Anna Maxwell Martin, Raad Rawi and Luke Treadaway star in the first of a season of factual dramas exploring the history of oil - and the price we've paid for it.
This is the colourful tale of how British Oil was thrown out of post-war Iran.
Anglo-Persian Oil (later BP) was specially formed to exploit the 60-year oil concession to drill for oil, which was signed in 1901 by the then Shah of Persia. Prompted by Winston Churchill, the British Government bought 51% of the company's shares. Persian oil soon became Britain's "single largest overseas asset".
But in 1951, newly-elected Prime Minister Mossadegh declared the concession 'immoral', unilaterally cancelled it, and on 1st May successfully passed a law which nationalised Anglo-Persian - and all the oil.
There are riots, demonstrations, and a blockade of shipping. And in the great oil refinery on the island of Abadan, a shocked British ex-pat community struggle to understand the new world which has just arrived...
All this week, The Price of Oil season will take us from 1951 to 2045, and around the world from Iran to Alaska, Libya, Nigeria, Turkmenistan, Washington and onto Scotland's offshore rigs, to explore the role oil has played in shaping our world.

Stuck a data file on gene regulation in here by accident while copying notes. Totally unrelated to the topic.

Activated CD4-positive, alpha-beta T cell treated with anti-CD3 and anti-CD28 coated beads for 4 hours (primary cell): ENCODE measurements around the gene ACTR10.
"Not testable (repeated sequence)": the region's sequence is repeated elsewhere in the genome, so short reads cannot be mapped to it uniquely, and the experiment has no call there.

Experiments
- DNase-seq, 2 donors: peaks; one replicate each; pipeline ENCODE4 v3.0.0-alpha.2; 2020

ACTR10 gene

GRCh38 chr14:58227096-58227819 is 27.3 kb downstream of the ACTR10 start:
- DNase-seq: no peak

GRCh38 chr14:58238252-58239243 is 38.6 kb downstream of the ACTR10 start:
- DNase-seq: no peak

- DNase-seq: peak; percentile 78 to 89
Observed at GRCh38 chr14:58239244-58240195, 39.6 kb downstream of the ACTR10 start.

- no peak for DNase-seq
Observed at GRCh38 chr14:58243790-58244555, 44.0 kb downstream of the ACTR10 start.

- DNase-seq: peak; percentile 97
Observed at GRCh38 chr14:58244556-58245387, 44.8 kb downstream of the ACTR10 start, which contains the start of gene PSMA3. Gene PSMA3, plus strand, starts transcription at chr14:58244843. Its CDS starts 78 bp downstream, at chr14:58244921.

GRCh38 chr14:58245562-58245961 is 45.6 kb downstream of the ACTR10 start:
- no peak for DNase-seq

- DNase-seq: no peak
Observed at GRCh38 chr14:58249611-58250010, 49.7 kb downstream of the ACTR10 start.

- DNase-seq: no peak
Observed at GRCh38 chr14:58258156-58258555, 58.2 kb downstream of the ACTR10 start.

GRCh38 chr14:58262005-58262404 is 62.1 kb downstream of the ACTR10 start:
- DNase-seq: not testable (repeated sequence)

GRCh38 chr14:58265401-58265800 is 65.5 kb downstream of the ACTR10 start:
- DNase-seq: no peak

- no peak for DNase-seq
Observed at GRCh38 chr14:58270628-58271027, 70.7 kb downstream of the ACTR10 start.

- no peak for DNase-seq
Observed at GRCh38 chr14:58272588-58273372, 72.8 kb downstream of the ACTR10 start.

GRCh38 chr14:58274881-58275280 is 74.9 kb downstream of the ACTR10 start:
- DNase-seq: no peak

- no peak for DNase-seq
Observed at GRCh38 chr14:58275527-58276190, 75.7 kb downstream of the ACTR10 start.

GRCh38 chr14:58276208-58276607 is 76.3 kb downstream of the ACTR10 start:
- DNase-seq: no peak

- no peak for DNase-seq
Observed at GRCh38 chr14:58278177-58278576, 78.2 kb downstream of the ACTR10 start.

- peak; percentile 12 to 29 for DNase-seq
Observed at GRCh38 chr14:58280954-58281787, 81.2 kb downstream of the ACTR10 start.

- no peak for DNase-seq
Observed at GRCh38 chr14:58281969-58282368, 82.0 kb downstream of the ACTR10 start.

Devised by Nicolas Kent, with Jack Bradley & Jonathan Myerson, the season is produced by Jonquil Panting for BBC Radio Drama.
As director of London's Tricycle theatre for almost 30 years, Nicolas Kent championed responsive factual and political drama, including seasons of plays by renowned writers about Afghanistan (The Great Game) and nuclear weapons (The Bomb). Now he brings that experience to BBC Radio 4, to tell the story of oil.
Stand Firm, You Cads! was directed by Nicolas Kent.
She was Lyra in Philip Pullman’s His Dark Materials at the National, she has shared the stage with Eileen Atkins (in Honour and The Female of the Species), played Isabella in Measure for Measure, Regan in King Lear and Sally Bowles in Cabaret. She has worn bonnets in Bleak House and North and South, a corset as Elizabeth Darcy in PD James's Death Comes to Pemberley (pictured below) and a prison officer’s uniform in Accused, a gritty Jimmy McGovern story on television. An enviably versatile actress, Anna Maxwell Martin has won two BAFTAs (for Esther Summerson in Bleak House and N in Poppy Shakespeare) and been nominated for an Olivier (for Lyra).
Maxwell Martin has scarcely been out of work since her first job after graduation, in The Little Foxes at the Donmar. Now she is back at the National Theatre, in Consent, a new play by Nina Raine, directed by her husband Roger Michell, who previously directed Raine’s lauded Tribes at the Royal Court. Maxwell Martin’s character, Kitty, is m…